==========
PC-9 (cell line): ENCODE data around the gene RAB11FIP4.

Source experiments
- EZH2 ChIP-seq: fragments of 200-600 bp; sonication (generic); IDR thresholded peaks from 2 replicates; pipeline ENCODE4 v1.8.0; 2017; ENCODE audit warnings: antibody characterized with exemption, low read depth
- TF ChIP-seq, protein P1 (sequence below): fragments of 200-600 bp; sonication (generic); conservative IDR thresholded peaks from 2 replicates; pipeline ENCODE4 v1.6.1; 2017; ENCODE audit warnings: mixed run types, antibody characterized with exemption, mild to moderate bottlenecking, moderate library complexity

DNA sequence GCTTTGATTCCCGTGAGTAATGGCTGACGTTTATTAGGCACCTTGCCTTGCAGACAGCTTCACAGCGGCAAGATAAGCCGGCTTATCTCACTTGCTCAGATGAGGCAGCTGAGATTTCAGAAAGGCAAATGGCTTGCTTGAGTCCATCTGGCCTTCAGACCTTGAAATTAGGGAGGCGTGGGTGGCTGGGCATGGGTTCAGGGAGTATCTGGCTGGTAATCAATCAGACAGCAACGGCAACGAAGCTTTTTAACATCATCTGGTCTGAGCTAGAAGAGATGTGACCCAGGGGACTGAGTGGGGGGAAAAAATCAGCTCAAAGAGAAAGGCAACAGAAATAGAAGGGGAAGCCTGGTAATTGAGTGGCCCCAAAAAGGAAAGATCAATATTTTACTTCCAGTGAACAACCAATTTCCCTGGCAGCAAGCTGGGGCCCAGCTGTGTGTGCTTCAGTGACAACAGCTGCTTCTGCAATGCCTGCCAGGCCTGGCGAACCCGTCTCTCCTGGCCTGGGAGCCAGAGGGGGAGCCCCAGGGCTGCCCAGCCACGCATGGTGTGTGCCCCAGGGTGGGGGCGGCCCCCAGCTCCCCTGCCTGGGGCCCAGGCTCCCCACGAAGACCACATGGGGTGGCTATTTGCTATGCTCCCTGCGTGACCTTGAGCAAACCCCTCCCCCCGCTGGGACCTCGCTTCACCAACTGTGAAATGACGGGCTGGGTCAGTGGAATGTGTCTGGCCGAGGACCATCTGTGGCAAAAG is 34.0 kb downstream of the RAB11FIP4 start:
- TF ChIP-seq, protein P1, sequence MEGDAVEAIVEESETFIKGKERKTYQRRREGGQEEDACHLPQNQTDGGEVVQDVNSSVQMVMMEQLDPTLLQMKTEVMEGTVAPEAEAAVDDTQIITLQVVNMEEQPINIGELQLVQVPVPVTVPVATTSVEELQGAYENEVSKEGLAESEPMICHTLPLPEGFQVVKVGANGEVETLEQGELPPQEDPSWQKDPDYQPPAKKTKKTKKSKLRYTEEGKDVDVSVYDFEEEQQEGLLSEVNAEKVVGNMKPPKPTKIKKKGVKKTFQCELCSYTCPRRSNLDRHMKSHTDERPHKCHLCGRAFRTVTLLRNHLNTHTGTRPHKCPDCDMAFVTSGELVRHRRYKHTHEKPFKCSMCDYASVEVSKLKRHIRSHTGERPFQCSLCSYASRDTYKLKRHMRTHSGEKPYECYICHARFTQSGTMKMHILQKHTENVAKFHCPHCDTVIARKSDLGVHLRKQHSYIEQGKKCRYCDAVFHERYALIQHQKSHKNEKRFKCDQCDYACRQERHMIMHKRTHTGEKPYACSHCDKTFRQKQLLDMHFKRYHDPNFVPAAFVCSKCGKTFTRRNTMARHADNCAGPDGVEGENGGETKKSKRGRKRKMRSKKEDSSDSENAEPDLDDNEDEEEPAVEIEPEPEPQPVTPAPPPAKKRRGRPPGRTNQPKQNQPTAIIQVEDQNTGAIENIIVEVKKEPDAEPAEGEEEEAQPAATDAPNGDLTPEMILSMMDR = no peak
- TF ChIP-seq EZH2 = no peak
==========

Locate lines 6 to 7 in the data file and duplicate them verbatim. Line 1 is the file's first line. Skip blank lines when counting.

- TF ChIP-seq, protein P1, sequence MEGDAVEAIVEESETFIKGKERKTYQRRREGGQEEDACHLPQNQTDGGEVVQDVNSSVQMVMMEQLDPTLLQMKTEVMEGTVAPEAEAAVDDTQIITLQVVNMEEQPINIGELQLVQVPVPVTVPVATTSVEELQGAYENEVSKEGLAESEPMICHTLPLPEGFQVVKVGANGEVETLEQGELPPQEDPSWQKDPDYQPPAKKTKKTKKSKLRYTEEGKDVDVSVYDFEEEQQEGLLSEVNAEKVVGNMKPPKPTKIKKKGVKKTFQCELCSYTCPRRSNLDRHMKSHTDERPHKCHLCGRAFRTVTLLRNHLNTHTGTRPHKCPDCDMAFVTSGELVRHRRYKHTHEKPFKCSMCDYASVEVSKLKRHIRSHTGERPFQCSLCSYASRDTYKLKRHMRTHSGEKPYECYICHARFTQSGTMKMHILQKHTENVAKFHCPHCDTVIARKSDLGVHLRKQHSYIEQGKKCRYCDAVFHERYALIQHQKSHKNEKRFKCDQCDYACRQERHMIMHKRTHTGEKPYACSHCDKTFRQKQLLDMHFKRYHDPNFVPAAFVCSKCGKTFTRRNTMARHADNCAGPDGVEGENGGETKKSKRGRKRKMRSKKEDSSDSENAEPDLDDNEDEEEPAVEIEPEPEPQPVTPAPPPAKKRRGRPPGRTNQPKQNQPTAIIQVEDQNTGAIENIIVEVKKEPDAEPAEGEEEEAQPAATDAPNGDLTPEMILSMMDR = no peak
- TF ChIP-seq EZH2 = no peak